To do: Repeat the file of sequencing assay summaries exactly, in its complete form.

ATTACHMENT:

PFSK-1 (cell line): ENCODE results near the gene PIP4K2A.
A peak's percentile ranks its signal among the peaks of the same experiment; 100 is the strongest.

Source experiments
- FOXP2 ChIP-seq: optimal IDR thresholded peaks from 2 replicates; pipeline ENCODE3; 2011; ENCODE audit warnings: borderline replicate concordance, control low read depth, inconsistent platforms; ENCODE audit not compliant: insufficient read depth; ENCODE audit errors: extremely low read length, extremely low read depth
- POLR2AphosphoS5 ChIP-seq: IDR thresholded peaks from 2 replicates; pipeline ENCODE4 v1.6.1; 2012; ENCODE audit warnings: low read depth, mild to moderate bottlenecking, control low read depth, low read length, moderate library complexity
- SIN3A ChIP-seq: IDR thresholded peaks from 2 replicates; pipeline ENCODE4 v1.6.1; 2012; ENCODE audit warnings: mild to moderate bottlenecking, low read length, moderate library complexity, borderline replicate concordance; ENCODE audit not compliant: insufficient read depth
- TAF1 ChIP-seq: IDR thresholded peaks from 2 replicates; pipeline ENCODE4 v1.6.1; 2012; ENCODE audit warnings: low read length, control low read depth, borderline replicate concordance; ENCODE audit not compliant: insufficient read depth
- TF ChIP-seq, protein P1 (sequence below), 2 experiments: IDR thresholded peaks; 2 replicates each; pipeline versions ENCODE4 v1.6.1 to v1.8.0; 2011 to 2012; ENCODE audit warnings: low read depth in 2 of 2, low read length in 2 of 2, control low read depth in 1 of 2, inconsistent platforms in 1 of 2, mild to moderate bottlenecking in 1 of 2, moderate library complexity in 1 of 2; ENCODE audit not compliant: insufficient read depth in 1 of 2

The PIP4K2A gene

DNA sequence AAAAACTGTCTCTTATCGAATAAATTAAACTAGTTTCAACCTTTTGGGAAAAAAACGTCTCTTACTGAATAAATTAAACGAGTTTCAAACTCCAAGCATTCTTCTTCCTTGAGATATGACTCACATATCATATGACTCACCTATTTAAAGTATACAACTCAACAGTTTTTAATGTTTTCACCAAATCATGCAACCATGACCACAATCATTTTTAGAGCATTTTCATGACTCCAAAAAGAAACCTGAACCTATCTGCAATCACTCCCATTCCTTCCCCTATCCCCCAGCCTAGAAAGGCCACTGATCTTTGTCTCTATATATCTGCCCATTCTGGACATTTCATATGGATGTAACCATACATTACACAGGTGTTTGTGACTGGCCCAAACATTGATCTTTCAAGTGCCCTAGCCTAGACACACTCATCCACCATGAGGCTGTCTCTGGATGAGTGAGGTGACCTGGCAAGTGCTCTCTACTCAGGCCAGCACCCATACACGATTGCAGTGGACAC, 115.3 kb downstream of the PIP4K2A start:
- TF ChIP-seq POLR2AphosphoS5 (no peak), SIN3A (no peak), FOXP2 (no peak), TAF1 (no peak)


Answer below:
PFSK-1 (cell line): ENCODE results near the gene PIP4K2A.
A peak's percentile ranks its signal among the peaks of the same experiment; 100 is the strongest.

Source experiments
- FOXP2 ChIP-seq: optimal IDR thresholded peaks from 2 replicates; pipeline ENCODE3; 2011; ENCODE audit warnings: borderline replicate concordance, control low read depth, inconsistent platforms; ENCODE audit not compliant: insufficient read depth; ENCODE audit errors: extremely low read length, extremely low read depth
- POLR2AphosphoS5 ChIP-seq: IDR thresholded peaks from 2 replicates; pipeline ENCODE4 v1.6.1; 2012; ENCODE audit warnings: low read depth, mild to moderate bottlenecking, control low read depth, low read length, moderate library complexity
- SIN3A ChIP-seq: IDR thresholded peaks from 2 replicates; pipeline ENCODE4 v1.6.1; 2012; ENCODE audit warnings: mild to moderate bottlenecking, low read length, moderate library complexity, borderline replicate concordance; ENCODE audit not compliant: insufficient read depth
- TAF1 ChIP-seq: IDR thresholded peaks from 2 replicates; pipeline ENCODE4 v1.6.1; 2012; ENCODE audit warnings: low read length, control low read depth, borderline replicate concordance; ENCODE audit not compliant: insufficient read depth
- TF ChIP-seq, protein P1 (sequence below), 2 experiments: IDR thresholded peaks; 2 replicates each; pipeline versions ENCODE4 v1.6.1 to v1.8.0; 2011 to 2012; ENCODE audit warnings: low read depth in 2 of 2, low read length in 2 of 2, control low read depth in 1 of 2, inconsistent platforms in 1 of 2, mild to moderate bottlenecking in 1 of 2, moderate library complexity in 1 of 2; ENCODE audit not compliant: insufficient read depth in 1 of 2

The PIP4K2A gene

DNA sequence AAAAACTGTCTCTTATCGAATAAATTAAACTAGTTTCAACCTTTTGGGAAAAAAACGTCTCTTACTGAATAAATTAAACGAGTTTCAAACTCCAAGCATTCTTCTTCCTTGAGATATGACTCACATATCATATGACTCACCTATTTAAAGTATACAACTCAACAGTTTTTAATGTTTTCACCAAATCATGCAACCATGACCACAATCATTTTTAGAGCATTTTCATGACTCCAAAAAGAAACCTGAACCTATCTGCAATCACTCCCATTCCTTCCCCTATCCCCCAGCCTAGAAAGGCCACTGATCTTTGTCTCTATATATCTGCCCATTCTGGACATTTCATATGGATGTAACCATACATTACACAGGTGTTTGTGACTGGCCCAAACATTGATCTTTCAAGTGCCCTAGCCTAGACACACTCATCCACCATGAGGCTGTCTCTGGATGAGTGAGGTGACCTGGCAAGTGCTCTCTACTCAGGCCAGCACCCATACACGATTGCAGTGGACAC, 115.3 kb downstream of the PIP4K2A start:
- TF ChIP-seq POLR2AphosphoS5 (no peak), SIN3A (no peak), FOXP2 (no peak), TAF1 (no peak)